You can’t generalize this and say it of every Adventist church! I don’t see the Swedish Union statement as pontificating. I see it as compassionate progress. Change is often best accomplished incrementally - and I believe the Swedish Union’s statement is an encouraging step in the right direction. Sorry, but I believe you’re seeing the glass as empty rather than partially full.

While I don’t believe the GC has a healthy/fair interest of LGBT people, there are Adventist congregations that do have the best interest of LGBT people in their hearts, and show it by their inclusive acceptance. You were, for many years, a member of such a church. So I’m saddened at your seemingly blanket criticism of our church.

Please remember that there is really no denomination that totally has the best interest of LGBT people in mind. The Methodist Church, ELCA Lutheran, United Church of Christ can be known as supportive - however some of their congregations are quite the opposite. It is wonderful that you’ve found a very positive experience with a Methodist Church. Unfortunately, that can’t be translated to ALL Methodist churches.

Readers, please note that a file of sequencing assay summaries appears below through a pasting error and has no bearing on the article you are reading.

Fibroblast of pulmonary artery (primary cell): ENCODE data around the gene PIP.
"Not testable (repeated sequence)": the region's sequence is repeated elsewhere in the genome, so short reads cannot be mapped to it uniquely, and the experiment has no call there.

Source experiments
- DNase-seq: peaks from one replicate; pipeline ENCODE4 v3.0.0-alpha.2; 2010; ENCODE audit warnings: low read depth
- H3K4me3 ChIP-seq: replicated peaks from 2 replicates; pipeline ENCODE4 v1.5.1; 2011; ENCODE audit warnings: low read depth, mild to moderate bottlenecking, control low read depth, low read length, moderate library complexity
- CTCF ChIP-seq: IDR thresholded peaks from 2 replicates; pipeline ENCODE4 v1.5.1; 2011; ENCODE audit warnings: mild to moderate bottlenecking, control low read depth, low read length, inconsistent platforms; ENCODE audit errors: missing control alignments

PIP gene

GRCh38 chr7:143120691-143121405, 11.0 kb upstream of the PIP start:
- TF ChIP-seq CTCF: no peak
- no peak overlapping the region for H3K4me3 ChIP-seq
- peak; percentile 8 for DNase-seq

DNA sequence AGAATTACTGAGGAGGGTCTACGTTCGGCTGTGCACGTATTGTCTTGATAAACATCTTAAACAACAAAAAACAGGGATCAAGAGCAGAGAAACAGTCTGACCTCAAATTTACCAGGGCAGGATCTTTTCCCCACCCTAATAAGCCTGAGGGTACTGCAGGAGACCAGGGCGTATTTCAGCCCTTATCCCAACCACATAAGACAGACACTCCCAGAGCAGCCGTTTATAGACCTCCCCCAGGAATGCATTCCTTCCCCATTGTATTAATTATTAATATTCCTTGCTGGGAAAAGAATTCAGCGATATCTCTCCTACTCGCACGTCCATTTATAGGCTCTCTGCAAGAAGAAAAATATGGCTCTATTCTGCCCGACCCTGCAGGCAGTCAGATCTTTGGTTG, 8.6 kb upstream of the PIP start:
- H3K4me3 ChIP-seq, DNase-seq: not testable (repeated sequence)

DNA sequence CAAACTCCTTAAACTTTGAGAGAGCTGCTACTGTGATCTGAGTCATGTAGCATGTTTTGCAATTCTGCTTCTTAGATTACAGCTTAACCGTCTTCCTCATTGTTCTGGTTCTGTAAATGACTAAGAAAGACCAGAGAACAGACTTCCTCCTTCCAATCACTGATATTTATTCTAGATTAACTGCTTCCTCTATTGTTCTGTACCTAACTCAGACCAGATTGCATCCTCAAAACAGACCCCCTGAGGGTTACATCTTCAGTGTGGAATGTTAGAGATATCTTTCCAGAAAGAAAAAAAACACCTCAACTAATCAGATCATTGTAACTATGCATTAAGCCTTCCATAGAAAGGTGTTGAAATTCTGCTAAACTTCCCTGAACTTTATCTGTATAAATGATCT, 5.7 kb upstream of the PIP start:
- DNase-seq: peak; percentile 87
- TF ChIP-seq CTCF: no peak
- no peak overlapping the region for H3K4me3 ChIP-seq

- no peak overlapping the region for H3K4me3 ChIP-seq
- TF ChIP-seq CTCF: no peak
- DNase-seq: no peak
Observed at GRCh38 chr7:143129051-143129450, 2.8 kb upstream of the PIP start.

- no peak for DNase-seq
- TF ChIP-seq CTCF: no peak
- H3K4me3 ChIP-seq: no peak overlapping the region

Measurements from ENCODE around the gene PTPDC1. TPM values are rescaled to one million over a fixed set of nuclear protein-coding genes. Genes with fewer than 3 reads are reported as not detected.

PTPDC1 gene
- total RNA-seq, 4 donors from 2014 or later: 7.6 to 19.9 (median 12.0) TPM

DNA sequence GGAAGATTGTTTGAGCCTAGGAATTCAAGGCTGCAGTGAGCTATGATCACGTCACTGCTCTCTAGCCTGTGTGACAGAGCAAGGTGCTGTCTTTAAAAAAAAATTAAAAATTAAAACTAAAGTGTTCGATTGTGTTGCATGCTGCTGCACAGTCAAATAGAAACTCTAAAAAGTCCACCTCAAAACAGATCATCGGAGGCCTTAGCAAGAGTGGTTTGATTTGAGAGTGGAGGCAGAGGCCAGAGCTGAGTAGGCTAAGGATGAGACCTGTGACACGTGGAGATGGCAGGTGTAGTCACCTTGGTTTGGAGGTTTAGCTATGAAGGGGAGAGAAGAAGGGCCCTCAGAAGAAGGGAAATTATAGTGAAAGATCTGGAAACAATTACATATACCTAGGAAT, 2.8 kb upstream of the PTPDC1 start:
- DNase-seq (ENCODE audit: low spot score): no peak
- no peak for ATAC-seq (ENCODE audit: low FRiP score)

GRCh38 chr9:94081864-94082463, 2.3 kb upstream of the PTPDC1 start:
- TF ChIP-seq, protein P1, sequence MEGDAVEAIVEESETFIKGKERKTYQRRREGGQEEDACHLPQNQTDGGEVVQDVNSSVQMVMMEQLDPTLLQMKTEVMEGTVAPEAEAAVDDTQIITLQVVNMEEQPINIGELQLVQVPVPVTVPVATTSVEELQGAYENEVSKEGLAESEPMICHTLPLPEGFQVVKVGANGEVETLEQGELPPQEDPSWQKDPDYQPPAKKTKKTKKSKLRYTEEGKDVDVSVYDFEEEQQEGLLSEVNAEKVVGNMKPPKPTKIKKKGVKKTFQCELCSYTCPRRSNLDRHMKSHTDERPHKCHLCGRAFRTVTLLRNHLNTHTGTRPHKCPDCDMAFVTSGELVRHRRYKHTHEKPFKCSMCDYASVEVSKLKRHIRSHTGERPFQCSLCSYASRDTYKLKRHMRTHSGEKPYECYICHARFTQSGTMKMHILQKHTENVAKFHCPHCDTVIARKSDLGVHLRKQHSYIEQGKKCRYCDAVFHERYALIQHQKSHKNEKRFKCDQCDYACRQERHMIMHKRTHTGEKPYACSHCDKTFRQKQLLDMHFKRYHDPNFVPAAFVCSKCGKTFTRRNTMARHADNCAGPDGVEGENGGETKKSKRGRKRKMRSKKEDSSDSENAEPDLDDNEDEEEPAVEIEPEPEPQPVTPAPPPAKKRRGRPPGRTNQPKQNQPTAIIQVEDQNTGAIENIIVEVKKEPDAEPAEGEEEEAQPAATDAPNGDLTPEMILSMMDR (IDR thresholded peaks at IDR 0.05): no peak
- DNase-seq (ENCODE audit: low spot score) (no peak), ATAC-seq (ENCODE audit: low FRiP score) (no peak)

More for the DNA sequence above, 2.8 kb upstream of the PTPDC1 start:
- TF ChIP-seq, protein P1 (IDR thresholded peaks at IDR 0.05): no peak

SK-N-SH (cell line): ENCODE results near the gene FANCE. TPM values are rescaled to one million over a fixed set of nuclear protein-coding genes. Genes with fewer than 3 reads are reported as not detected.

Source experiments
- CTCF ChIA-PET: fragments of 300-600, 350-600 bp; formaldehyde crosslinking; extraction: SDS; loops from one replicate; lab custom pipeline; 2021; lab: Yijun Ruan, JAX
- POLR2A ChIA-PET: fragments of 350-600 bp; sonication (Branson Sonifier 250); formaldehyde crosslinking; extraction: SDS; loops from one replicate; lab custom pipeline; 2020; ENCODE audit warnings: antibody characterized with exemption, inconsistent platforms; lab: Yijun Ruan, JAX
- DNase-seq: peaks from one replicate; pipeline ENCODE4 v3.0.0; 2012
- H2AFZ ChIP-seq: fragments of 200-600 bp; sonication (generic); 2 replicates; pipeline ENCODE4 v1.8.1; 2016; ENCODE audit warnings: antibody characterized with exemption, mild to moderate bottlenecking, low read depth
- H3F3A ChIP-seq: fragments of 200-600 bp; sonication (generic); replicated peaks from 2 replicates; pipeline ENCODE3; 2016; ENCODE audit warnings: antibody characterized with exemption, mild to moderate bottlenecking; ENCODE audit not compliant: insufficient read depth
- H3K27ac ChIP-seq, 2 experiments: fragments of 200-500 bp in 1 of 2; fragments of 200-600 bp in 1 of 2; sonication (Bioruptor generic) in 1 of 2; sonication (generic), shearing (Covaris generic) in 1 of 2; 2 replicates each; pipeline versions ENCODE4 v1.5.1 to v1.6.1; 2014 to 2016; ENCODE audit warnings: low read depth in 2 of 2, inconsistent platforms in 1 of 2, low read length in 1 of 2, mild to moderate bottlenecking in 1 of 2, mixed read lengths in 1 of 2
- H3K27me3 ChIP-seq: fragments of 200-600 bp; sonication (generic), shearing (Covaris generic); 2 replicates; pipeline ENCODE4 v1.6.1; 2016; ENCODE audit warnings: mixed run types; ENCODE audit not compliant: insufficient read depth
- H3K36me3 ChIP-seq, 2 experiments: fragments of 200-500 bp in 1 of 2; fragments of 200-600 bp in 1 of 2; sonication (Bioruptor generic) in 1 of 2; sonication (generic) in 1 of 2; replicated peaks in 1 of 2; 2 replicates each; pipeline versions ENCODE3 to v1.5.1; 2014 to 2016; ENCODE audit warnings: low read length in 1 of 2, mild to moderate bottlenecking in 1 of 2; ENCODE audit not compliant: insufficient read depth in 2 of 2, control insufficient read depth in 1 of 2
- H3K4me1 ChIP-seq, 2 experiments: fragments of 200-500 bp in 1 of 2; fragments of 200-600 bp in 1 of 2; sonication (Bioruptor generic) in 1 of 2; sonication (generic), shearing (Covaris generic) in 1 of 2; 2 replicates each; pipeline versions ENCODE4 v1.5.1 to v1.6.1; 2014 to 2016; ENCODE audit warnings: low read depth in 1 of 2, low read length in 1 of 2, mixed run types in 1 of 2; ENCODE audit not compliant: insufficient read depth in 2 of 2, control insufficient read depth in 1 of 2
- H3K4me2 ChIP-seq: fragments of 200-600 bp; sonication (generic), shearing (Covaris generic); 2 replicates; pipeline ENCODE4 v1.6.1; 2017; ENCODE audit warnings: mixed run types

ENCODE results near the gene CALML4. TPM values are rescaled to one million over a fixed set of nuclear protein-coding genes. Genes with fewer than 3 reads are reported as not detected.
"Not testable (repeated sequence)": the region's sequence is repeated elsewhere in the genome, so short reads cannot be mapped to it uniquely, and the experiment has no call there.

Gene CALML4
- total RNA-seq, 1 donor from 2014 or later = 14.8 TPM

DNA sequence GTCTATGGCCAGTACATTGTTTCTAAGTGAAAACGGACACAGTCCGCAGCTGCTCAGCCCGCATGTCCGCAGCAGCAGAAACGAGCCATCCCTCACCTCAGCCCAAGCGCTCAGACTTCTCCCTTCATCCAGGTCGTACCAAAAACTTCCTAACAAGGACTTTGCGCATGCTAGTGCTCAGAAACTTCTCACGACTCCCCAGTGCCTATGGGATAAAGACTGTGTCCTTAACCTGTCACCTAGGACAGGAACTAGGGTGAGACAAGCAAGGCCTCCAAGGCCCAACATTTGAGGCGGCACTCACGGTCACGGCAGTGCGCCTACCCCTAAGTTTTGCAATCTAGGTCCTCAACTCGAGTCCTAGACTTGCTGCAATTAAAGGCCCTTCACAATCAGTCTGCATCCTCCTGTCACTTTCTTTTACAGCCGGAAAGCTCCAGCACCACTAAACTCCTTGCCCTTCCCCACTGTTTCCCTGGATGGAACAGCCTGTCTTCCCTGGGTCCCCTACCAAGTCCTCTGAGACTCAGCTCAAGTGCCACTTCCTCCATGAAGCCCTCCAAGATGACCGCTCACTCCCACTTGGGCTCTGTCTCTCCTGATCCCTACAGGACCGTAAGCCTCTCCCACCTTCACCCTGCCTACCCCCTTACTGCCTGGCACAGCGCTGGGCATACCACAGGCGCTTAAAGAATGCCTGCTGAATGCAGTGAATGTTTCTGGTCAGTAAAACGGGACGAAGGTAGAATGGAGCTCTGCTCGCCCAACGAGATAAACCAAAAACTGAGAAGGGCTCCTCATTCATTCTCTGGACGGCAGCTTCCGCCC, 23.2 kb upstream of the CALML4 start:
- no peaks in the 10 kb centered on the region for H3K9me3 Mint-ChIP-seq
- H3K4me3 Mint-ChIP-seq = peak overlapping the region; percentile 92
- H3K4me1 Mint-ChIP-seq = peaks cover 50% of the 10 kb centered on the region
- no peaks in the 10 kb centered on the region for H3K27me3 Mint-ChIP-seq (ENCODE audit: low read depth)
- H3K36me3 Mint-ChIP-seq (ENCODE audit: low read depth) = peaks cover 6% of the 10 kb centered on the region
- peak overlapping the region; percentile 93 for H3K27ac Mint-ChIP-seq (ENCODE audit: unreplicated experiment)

AKA Chick-fil-A types :wink:

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Great article, Room for everyone it is, the explanation on the LGBT+ Is also unprecedented and there’s the sexual practice that those identifying with LGBTQ may not necessarily practice.

Discriminating against them is confirming mission is for the “righteous” and not the fallen

Good point, David. Not all wines are created equal. And if one didn’t trust a master of ceremonies evaluation, there are a number of reviewing venues to help with the selection process. :slight_smile:

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Peter –